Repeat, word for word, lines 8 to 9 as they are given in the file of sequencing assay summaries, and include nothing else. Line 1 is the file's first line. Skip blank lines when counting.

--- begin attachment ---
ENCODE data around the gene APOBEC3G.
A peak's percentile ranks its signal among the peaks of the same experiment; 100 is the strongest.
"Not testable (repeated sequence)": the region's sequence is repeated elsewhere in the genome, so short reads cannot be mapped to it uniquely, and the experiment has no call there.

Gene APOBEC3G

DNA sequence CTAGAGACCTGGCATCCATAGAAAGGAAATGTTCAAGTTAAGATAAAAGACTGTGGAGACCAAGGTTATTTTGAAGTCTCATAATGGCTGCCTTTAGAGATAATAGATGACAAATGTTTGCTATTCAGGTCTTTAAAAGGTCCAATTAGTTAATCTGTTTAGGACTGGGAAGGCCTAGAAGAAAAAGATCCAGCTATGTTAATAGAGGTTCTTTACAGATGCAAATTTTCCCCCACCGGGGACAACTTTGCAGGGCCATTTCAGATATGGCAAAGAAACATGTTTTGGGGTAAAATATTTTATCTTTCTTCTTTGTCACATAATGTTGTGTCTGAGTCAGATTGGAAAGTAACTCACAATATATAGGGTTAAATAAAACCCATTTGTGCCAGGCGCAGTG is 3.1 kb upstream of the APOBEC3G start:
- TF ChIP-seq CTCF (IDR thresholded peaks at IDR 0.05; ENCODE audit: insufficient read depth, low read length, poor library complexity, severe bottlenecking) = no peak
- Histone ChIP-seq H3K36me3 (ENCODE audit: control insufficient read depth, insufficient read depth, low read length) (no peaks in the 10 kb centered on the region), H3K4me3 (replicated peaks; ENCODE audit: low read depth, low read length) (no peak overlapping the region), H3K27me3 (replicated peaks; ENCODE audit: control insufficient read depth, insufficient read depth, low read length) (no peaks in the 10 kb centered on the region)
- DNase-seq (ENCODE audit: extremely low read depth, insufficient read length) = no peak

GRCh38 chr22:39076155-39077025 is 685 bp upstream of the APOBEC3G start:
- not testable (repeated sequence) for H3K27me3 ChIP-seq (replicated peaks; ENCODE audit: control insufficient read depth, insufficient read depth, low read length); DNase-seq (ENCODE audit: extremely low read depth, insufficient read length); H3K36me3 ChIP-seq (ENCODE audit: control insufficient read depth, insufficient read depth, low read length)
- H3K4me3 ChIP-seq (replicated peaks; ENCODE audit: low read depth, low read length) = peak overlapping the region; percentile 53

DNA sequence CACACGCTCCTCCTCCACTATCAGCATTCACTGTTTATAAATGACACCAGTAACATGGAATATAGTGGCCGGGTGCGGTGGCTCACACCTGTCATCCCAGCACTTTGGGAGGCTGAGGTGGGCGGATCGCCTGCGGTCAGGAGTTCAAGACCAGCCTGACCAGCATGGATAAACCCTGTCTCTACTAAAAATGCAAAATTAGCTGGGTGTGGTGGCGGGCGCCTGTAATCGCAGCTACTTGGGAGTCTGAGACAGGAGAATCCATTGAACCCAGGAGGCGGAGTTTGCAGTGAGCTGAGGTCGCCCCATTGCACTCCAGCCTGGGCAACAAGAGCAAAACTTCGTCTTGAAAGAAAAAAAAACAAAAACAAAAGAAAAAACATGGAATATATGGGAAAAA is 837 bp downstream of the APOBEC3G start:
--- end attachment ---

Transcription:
- DNase-seq (ENCODE audit: extremely low read depth, insufficient read length) = no peak

GRCh38 chr22:39076155-39077025 is 685 bp upstream of the APOBEC3G start: